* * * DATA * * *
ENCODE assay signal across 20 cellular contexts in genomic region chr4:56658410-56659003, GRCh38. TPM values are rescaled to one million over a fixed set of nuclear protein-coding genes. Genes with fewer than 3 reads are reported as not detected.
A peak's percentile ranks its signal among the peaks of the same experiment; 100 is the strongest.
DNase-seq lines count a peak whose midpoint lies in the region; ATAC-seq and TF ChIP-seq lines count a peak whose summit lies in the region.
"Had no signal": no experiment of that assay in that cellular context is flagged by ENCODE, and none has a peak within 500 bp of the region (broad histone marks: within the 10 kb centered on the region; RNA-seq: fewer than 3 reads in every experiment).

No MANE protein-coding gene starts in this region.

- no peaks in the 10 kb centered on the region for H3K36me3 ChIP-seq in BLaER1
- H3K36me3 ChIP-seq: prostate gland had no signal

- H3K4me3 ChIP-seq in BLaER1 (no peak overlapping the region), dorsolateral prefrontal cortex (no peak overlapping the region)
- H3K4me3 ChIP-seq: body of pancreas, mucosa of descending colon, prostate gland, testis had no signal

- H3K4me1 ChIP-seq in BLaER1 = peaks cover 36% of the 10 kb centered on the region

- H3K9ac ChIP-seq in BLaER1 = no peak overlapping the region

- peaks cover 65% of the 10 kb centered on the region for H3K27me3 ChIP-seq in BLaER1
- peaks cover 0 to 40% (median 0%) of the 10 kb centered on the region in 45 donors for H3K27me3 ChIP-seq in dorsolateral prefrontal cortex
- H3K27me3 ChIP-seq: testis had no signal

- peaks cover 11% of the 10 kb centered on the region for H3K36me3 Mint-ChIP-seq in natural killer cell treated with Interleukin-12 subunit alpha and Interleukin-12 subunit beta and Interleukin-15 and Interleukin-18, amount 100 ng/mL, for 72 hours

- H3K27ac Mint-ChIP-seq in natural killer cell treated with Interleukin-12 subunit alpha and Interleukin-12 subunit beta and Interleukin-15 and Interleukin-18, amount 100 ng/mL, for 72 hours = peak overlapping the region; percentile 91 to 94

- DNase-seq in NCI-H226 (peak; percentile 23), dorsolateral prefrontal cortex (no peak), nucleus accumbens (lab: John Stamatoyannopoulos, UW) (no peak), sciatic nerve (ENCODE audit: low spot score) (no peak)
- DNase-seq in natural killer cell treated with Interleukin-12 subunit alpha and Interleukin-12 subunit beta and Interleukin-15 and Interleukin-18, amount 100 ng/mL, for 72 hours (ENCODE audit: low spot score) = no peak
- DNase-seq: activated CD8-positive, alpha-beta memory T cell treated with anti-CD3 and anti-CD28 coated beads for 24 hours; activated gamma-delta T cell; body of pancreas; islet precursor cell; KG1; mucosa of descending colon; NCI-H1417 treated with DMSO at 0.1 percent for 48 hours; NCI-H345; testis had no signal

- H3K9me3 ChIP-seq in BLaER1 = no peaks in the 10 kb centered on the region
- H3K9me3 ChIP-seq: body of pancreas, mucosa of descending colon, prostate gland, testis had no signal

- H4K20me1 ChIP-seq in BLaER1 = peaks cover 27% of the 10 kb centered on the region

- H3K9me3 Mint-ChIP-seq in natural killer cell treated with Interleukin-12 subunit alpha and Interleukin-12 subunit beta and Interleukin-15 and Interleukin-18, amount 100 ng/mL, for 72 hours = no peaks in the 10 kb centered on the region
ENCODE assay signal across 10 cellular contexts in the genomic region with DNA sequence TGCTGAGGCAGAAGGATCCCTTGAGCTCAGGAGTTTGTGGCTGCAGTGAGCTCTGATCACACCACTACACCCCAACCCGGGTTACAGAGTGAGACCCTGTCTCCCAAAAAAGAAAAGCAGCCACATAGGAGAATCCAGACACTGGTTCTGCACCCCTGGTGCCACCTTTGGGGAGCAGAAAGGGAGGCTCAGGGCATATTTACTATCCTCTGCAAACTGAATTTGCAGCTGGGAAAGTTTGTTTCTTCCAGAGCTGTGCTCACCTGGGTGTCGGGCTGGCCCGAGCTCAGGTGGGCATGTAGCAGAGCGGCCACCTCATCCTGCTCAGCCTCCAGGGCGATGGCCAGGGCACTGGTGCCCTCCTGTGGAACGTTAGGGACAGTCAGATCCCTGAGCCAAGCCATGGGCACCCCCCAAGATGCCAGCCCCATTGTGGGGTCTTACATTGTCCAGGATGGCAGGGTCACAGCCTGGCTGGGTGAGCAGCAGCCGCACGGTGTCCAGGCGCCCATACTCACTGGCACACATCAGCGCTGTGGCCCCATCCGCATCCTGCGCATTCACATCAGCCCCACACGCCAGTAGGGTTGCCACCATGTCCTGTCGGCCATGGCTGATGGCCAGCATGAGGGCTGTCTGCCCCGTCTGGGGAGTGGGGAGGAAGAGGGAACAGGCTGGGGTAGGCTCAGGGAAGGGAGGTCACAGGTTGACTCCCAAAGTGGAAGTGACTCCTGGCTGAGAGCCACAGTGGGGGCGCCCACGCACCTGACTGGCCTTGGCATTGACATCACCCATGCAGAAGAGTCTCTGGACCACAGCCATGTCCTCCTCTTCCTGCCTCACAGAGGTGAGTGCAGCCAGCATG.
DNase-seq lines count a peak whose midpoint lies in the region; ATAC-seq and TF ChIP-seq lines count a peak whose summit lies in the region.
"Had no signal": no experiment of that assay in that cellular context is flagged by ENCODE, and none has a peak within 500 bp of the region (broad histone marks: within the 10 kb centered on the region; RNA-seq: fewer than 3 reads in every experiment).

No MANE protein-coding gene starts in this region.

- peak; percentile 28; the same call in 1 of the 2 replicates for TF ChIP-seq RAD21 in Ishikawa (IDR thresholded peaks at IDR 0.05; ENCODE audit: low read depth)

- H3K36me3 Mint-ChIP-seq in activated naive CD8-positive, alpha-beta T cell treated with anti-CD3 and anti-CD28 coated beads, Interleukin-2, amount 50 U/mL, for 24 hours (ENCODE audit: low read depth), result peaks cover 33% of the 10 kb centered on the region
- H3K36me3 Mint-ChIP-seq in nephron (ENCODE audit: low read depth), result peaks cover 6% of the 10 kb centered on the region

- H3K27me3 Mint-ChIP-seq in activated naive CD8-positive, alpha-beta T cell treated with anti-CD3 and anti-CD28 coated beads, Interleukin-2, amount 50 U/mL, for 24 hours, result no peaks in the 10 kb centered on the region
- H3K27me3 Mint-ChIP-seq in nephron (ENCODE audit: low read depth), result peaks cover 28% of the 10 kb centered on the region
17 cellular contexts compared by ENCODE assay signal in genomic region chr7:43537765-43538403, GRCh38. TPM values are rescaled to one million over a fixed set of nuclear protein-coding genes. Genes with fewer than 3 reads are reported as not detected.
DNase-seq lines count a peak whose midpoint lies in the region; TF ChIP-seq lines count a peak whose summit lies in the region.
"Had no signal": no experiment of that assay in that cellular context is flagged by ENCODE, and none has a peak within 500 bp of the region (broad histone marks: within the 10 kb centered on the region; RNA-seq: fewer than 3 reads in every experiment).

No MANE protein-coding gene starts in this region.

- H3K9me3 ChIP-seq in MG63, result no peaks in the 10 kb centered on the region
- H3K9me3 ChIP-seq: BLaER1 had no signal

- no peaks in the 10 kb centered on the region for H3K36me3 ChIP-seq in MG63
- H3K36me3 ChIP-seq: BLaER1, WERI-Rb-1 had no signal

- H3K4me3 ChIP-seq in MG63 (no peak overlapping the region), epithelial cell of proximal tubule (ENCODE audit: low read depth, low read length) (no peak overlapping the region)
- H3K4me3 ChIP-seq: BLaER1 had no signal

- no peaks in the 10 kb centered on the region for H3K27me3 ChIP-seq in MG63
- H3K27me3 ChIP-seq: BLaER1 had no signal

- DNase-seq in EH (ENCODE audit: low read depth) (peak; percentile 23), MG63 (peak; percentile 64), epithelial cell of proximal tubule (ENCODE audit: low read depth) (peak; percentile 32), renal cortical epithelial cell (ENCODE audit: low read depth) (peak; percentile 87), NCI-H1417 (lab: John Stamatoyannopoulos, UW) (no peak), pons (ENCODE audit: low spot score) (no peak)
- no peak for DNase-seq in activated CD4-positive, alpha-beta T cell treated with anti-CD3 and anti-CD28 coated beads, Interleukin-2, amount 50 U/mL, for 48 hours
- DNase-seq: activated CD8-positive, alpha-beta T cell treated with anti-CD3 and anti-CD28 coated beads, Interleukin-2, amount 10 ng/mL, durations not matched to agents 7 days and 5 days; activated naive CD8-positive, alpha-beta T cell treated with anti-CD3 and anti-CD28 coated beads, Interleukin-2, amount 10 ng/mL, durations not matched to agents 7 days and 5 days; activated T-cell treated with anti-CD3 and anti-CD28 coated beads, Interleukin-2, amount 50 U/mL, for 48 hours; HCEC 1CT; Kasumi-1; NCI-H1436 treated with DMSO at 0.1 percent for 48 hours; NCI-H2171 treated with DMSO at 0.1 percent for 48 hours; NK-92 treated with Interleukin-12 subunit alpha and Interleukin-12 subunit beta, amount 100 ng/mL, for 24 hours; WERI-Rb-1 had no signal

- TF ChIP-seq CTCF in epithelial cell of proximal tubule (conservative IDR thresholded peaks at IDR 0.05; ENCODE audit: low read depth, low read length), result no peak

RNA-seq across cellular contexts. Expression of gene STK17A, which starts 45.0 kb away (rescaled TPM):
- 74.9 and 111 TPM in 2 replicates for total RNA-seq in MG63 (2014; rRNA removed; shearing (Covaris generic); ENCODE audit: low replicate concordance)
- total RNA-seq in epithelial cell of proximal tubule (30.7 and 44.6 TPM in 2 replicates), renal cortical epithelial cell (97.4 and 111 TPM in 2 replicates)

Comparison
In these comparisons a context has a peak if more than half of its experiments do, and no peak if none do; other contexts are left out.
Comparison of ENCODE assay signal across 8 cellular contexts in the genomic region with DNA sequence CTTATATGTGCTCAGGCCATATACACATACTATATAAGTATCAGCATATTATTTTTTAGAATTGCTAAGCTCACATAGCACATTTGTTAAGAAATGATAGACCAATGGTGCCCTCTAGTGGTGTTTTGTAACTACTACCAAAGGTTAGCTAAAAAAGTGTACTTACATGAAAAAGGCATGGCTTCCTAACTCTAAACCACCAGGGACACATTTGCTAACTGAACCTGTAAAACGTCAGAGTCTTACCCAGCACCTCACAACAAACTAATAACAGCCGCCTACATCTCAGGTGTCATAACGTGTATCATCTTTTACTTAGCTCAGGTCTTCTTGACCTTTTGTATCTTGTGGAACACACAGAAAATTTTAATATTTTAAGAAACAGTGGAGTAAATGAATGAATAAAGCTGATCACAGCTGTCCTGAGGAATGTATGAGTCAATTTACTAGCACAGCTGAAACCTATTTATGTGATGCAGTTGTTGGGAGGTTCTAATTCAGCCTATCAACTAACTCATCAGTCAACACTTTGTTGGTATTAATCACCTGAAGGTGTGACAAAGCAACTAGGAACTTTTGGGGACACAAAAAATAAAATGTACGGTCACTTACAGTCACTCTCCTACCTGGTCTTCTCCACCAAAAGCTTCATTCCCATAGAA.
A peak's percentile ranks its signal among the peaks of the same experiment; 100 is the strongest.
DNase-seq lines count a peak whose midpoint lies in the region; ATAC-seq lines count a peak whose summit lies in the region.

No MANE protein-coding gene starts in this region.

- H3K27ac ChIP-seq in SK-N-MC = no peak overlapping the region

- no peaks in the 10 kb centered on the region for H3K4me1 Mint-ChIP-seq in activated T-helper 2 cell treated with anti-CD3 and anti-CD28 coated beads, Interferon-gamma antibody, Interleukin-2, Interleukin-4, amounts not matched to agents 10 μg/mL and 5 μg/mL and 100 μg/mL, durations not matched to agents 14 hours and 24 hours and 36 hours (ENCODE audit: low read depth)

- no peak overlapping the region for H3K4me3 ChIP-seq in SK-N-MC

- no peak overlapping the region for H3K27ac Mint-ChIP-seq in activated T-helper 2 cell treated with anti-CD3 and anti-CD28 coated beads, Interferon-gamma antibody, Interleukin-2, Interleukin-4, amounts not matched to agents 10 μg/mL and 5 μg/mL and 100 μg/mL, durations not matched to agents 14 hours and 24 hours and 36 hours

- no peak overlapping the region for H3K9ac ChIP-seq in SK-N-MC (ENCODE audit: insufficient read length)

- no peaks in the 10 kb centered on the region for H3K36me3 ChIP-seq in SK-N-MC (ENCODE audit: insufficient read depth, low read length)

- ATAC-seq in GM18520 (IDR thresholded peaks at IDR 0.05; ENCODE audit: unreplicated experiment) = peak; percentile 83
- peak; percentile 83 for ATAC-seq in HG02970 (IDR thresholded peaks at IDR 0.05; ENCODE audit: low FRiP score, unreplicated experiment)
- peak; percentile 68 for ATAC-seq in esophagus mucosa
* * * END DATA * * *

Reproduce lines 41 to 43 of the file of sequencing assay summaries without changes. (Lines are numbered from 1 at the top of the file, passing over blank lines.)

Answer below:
- H3K4me3 ChIP-seq in MG63 (no peak overlapping the region), epithelial cell of proximal tubule (ENCODE audit: low read depth, low read length) (no peak overlapping the region)
- H3K4me3 ChIP-seq: BLaER1 had no signal

- no peaks in the 10 kb centered on the region for H3K27me3 ChIP-seq in MG63